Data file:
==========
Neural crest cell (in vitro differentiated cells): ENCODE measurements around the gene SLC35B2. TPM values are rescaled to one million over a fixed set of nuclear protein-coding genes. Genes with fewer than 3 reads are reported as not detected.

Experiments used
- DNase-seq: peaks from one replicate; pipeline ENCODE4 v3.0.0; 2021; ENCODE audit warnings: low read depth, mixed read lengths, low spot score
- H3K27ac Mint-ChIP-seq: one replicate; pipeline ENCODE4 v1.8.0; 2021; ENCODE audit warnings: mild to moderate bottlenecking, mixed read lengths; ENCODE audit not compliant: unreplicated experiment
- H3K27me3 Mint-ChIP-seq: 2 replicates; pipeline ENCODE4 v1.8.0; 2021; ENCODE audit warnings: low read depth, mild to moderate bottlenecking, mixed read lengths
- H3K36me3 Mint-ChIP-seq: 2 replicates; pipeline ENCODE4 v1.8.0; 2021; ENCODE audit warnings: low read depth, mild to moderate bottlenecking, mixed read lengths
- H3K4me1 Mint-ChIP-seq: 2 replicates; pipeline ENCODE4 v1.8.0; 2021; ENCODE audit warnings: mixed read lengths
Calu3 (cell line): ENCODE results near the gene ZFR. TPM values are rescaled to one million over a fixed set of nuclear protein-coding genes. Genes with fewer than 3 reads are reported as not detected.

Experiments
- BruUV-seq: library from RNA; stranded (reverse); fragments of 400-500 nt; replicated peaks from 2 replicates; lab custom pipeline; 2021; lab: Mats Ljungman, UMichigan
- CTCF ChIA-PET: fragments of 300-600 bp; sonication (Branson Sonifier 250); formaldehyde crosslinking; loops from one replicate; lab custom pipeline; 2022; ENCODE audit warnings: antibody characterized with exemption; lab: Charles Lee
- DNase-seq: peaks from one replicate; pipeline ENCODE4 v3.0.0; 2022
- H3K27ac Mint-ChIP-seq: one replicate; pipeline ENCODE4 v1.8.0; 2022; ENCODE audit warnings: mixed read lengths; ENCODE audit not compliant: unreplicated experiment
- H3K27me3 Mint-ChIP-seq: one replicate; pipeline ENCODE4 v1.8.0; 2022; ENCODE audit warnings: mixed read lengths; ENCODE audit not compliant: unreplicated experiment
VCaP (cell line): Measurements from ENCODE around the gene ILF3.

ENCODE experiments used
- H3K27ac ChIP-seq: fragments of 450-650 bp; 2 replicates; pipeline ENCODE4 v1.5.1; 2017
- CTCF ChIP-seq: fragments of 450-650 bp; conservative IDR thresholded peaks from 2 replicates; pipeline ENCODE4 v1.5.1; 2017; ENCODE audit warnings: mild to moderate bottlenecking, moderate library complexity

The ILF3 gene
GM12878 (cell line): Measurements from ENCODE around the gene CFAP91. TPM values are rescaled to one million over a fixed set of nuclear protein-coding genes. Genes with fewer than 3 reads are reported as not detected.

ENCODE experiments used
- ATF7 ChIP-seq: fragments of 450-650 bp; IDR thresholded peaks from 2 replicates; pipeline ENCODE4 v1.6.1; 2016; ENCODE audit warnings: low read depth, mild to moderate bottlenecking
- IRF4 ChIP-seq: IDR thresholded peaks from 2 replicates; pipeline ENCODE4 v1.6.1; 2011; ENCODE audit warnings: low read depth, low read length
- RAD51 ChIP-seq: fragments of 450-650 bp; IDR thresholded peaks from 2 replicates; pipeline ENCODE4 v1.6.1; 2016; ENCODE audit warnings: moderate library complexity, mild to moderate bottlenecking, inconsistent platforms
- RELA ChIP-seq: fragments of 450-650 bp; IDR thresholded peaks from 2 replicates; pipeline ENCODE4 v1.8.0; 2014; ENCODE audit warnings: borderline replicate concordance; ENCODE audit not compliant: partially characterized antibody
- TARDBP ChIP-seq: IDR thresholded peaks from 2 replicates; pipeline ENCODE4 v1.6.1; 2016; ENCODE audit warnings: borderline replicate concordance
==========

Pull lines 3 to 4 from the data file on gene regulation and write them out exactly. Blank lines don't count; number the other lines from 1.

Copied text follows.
- DNase-seq: peaks from one replicate; pipeline ENCODE4 v3.0.0; 2021; ENCODE audit warnings: low read depth, mixed read lengths, low spot score
- H3K27ac Mint-ChIP-seq: one replicate; pipeline ENCODE4 v1.8.0; 2021; ENCODE audit warnings: mild to moderate bottlenecking, mixed read lengths; ENCODE audit not compliant: unreplicated experiment